- To hold the same views at forty as we held at twenty is to have been stupefied for a score of years, and take rank, not as a prophet, but as an unteachable brat, well birched and none the wiser. ~ Robert Louis Stevenson
- Knowledge comes, but wisdom lingers.
- Alfred Tennyson, Locksley Hall (1842), St. 71.
- With wisdom we shall learn liberality. ~ Henry David Thoreau (1817–1862), American author. Walden (1854).
- Our live is frittered away by detail.... Simplify, simplify. ~ Henry David Thoreau
- As I slowly grow wise I briskly grow cautious.
- We should be careful to get out of an experience only the wisdom that is in it— and stop there; lest we be like the cat that sits down on a hot stove-lid. She will never sit down on a hot stove-lid again— and that is well; but also she will never sit down on a cold one anymore. ~ Mark Twain
- Re-examine all you have been told . . . Dismiss what insults your Soul. ~ Walt Whitman
Dictionary of Burning Words of Brilliant Writers (1895)
Quotes reported in Josiah Hotchkiss Gilbert, Dictionary of Burning Words of Brilliant Writers (1895).
- Be wise to-day; 'tis madness to defer.
- Edward Young, p. 616.
- What is it to be wise?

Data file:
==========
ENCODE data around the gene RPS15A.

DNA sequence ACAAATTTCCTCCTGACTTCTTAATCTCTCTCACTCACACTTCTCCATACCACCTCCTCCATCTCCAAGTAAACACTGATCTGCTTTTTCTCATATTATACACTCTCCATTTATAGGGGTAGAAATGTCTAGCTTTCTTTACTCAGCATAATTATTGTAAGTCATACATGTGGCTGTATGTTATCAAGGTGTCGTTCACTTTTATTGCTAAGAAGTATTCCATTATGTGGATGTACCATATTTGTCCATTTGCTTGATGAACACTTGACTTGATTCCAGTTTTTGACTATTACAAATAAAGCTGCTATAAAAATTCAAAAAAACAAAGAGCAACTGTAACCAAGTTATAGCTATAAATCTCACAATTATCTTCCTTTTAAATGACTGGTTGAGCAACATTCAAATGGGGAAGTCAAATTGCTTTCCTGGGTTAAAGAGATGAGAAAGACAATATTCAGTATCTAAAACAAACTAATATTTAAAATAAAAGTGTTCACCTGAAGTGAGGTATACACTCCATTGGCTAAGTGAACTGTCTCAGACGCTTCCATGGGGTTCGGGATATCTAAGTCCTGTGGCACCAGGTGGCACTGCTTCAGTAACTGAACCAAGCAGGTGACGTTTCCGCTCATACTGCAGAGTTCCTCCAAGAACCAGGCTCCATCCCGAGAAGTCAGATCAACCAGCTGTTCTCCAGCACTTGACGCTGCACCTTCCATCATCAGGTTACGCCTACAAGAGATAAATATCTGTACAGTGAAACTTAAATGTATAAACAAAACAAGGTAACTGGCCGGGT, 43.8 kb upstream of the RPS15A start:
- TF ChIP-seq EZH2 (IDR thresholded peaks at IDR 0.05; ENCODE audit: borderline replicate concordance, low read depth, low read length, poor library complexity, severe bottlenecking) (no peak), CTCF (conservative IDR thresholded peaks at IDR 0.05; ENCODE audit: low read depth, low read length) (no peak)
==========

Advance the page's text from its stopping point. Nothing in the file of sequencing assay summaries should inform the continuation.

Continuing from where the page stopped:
Tis but to know how little can be known,
To see all other's faults, and feel our own.
- Alexander Pope, p. 616.
- The heart is wiser than the intellect.
- Josiah Gilbert Holland, p. 616.
- For knowledge to become wisdom, and for the soul to grow, the soul must be rooted in God: and it is through prayer that there comes to us that which is the strength of our strength, and the virtue of our virtue, the Holy Spirit.
- William Mountford, p. 616.
- The question is, whether, like the Divine Child in the Temple, we are turning knowledge into wisdom, and whether, understanding more of the mysteries of life, we are feeling more of its sacred law; and whether, having left behind the priests and the scribes and the doctors and the fathers, we are about our Father's business, and becoming wise to God.
- Frederick William Robertson, p. 617.